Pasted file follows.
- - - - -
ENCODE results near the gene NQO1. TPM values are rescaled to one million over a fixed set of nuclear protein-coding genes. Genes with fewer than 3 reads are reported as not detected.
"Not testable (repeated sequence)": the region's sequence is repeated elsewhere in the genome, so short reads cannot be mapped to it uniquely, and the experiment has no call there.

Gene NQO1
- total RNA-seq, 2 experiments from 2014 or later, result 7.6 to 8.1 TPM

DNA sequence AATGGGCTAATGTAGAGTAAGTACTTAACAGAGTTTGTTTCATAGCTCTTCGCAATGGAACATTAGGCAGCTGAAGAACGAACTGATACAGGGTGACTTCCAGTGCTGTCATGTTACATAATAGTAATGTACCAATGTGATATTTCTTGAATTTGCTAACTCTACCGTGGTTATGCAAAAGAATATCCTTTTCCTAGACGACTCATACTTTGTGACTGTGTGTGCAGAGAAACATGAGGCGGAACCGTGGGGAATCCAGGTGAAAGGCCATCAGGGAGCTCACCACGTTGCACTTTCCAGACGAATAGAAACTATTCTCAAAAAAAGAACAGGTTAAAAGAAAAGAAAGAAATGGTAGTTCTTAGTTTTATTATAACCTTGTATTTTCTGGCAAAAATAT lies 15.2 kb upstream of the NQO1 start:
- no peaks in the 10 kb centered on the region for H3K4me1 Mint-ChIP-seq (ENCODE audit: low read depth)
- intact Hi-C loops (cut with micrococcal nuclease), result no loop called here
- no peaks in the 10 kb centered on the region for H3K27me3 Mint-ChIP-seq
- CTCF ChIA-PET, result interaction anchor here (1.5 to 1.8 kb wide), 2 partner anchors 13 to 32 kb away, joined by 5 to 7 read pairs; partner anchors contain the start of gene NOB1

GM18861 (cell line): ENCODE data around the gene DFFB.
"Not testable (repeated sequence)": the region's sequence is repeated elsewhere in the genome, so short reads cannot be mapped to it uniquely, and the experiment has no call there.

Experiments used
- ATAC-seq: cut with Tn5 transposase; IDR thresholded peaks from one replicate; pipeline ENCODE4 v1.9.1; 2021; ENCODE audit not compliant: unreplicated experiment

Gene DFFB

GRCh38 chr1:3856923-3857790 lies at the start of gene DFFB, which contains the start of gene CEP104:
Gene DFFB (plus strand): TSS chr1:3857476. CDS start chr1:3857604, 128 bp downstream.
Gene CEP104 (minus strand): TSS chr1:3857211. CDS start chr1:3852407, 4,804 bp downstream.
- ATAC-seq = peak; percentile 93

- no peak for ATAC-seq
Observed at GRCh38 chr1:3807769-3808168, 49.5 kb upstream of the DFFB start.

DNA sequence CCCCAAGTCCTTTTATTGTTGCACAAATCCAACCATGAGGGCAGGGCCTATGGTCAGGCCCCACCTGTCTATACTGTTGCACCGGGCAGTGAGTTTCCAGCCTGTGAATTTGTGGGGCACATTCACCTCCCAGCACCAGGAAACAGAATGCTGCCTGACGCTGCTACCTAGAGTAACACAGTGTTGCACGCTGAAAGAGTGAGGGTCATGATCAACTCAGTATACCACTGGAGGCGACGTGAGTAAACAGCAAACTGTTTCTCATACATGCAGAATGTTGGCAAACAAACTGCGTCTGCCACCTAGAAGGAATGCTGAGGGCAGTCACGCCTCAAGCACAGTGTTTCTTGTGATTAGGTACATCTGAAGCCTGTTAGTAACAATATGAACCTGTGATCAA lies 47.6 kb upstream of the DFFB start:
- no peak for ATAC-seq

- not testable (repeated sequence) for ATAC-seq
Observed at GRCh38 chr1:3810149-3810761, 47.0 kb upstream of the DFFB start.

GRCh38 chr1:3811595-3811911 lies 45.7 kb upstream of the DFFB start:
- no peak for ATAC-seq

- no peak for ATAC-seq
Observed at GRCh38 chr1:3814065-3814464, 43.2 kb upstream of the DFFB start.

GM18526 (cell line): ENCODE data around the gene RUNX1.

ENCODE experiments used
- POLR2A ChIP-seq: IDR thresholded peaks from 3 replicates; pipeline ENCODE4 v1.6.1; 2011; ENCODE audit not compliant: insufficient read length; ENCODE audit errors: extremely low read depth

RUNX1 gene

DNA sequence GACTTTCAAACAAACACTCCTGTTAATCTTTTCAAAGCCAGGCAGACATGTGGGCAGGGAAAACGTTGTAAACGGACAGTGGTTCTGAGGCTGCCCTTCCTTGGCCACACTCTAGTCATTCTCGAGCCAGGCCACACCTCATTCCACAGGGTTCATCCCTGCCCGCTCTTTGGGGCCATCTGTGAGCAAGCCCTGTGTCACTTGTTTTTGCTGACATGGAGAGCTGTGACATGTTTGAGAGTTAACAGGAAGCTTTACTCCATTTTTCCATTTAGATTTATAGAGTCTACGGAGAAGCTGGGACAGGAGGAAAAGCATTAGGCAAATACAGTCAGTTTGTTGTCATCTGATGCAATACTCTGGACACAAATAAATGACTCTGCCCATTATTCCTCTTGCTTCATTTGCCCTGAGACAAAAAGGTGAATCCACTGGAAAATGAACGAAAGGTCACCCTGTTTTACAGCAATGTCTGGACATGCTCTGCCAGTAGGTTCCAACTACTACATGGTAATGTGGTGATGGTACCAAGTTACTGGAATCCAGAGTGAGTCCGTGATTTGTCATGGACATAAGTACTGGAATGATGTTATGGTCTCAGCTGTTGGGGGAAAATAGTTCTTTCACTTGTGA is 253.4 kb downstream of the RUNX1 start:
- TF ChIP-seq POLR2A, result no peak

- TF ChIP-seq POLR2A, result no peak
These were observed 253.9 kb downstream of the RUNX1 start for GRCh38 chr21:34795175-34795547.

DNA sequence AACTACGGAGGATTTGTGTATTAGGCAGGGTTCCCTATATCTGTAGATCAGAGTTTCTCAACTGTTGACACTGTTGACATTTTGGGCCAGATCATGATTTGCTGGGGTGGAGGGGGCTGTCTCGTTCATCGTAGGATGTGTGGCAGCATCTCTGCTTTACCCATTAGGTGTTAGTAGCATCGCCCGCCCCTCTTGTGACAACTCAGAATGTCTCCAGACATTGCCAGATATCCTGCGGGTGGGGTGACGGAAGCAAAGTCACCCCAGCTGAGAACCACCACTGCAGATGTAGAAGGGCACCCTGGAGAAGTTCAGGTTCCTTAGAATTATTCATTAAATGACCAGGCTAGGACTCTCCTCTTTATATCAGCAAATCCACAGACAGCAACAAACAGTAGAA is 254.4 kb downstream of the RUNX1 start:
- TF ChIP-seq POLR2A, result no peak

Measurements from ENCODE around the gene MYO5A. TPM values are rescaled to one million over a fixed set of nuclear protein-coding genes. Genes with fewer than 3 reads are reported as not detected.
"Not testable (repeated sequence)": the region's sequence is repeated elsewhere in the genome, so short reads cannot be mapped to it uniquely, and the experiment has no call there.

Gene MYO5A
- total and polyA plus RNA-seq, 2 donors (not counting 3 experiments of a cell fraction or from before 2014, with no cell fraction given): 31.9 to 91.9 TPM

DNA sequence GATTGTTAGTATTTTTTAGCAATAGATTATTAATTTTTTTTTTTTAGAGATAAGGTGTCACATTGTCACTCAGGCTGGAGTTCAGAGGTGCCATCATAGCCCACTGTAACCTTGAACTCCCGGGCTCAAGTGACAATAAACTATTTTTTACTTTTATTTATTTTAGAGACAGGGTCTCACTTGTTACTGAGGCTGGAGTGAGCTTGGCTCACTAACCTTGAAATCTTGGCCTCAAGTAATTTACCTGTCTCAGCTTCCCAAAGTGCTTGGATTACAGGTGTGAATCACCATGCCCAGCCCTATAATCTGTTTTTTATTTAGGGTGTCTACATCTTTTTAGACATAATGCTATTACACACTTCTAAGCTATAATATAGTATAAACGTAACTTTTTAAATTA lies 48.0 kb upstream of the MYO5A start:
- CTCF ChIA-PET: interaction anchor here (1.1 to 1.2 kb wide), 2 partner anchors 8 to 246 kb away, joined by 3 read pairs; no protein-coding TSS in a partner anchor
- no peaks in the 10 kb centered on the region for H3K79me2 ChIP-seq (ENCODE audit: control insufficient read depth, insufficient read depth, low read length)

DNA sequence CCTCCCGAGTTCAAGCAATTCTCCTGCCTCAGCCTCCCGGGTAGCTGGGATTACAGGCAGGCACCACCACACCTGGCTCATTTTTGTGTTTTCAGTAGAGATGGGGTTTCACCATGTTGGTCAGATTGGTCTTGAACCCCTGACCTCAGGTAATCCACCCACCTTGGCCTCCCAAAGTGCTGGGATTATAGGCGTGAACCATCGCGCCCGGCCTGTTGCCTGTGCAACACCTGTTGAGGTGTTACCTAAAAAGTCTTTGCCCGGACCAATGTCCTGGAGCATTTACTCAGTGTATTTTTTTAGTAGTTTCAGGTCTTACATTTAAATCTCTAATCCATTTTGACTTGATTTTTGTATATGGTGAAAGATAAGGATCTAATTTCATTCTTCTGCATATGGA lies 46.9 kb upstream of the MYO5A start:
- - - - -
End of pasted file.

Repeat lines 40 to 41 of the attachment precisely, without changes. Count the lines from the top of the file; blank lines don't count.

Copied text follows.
"Not testable (repeated sequence)": the region's sequence is repeated elsewhere in the genome, so short reads cannot be mapped to it uniquely, and the experiment has no call there.

Gene MYO5A